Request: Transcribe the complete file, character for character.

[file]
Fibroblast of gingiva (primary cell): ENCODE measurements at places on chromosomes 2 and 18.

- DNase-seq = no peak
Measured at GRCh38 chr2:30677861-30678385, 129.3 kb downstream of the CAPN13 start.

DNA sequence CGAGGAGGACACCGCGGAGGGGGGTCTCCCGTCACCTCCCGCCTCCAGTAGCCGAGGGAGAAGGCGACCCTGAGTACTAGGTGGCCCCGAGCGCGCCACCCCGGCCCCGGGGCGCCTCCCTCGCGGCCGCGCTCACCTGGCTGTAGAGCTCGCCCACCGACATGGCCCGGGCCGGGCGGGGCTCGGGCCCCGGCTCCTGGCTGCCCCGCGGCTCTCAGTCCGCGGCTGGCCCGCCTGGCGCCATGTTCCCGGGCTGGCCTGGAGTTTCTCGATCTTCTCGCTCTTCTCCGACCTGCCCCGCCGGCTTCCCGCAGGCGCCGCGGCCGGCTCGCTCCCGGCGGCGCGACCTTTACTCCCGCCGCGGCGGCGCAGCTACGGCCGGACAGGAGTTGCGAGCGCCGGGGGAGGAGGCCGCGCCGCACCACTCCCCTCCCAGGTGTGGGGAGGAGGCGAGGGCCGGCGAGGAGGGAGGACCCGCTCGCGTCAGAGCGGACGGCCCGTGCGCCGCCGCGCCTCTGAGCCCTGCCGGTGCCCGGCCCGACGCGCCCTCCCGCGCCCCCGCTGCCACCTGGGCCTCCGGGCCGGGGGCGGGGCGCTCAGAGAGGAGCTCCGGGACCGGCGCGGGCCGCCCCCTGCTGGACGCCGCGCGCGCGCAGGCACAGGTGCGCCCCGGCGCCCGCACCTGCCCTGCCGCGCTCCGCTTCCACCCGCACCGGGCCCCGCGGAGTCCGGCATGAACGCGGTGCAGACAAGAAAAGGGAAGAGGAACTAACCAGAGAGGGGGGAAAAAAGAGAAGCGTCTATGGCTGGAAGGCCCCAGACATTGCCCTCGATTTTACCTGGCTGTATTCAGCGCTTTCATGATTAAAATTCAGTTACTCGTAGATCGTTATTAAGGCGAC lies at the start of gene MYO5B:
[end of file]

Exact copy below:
Fibroblast of gingiva (primary cell): ENCODE measurements at places on chromosomes 2 and 18.

- DNase-seq = no peak
Measured at GRCh38 chr2:30677861-30678385, 129.3 kb downstream of the CAPN13 start.

DNA sequence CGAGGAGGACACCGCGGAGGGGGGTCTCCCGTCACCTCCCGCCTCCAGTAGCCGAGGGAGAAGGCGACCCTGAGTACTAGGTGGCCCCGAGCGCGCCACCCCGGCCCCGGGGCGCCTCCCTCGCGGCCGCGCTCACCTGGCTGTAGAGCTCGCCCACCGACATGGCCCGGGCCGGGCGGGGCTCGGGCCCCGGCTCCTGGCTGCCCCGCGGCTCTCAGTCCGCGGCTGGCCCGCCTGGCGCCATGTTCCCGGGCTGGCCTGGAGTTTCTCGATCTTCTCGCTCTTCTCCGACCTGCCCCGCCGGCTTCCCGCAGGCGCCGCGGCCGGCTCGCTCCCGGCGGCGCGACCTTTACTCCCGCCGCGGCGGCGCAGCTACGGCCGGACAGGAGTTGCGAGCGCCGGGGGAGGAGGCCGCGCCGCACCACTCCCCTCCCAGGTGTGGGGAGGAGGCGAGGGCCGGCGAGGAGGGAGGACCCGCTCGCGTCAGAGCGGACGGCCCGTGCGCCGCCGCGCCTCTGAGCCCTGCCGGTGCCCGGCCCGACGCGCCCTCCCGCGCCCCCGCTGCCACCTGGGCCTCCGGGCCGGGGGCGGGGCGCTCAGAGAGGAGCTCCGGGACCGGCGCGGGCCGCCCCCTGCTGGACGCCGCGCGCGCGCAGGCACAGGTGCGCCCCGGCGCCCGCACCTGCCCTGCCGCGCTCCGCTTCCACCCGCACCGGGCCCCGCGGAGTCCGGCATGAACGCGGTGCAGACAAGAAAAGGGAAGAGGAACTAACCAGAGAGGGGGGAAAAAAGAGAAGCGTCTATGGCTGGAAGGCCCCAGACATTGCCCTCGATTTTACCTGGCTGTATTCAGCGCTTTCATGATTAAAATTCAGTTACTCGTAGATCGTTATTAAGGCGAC lies at the start of gene MYO5B: